Reason #1: It interferes with the proper education of young people, both in terms of rational thinking and in terms of scientific literacy.
It might help if you had some statistics to support your claim that creationism is bad for American education rather than your own opinions about the Flood and other Creationist arguments.
There is no evidence whatever that rational thinking is adversely affected by being taught creationism.
I know some Christian families homeschool because they don't want evolution taught to their children, but homeschooling generally produces high achievement and successful people contrary to what those of your opinions would expect. How many of the homeschooled are Christians who insist on Creationism I didn't research, but I do know personally of homeschooling families whose offspring were taught creationism and are doing extremely well in college.
I also don't know exactly how Creationism is taught in those contexts unfortunately, but apparently neither do you. What you get here at EvC is a lot of us who like to think about the issues and you clearly find our reasoning deficient in this context, but our views are not what is taught.
My guess is that good general science is taught to Christian homeschoolers, because despite the false idea that is so popular here, science and evolution are NOT synonymous. And these students do well with it when they leave home.
This next story on the other hand suggests that there's a lot that's wrong with American education that has nothing to do with creationism: Boy with D and C on report card is "honor" student, the sort of thing that must be attributed to "liberal" stupidity that wants everybody to FEEL they do well without regard to how well they actually do. THAT has been a HUGE and growing problem with American education over the last five or so decades.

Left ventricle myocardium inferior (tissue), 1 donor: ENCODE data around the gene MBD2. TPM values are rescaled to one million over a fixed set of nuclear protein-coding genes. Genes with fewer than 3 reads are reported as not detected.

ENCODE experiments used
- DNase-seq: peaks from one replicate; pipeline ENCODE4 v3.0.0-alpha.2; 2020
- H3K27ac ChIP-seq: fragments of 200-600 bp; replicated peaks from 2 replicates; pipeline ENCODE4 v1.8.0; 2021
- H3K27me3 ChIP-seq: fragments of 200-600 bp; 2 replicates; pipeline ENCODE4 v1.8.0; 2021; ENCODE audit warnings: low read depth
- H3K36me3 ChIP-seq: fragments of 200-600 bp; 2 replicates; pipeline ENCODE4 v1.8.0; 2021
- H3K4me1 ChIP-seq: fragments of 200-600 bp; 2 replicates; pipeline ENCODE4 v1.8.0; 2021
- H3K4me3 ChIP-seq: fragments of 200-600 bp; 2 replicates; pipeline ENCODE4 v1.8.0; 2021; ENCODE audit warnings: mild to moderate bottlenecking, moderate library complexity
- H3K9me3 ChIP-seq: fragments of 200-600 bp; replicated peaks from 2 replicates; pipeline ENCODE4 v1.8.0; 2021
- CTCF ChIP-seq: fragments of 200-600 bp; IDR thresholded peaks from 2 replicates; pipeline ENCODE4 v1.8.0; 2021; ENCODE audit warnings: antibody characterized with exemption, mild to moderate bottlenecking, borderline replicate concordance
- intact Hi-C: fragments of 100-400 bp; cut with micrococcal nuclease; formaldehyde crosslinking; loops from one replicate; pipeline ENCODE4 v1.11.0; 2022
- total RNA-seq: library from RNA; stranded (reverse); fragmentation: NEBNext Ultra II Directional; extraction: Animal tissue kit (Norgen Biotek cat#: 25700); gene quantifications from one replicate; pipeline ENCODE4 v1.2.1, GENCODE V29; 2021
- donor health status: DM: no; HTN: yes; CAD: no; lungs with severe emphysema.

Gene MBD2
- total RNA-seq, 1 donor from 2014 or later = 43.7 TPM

Edited by Faith, : No reason given.
He who surrenders the first page of his Bible surrenders all. --John William Burgon, Inspiration and Interpretation, Sermon II.
2Cr 10:4-5 (For the weapons of our warfare [are] not carnal, but mighty through God to the pulling down of strong holds;) Casting down imaginations, and every high thing that exalteth itself against the knowledge of God...
Well, produce some evidence then. I did. You didn't like it but it wasn't just my own opinion, it gave supposedly objective assessments. I suspect they are quite accurate but of course you don't like them. So get your own. I also gave an illustration of what I think really IS wrong with American education. Not just my opinion, a news report. Again, come up with your own source of statistics to buttress your opinion.
Another example is ID/creationists expecting one modern species to evolve into another modern species.
Furthermore, their misconceptions about evolution have them expecting a member of one species to give birth to young of an entirely different genus or other higher taxon -- eg, dogs giving birth to kittens, "a snake laid an egg and a bird hatched out".
That's how they think that evolution works even though it is completely contrary to evolution. And I have yet to see any creationist even begin to try to explain why they expect that.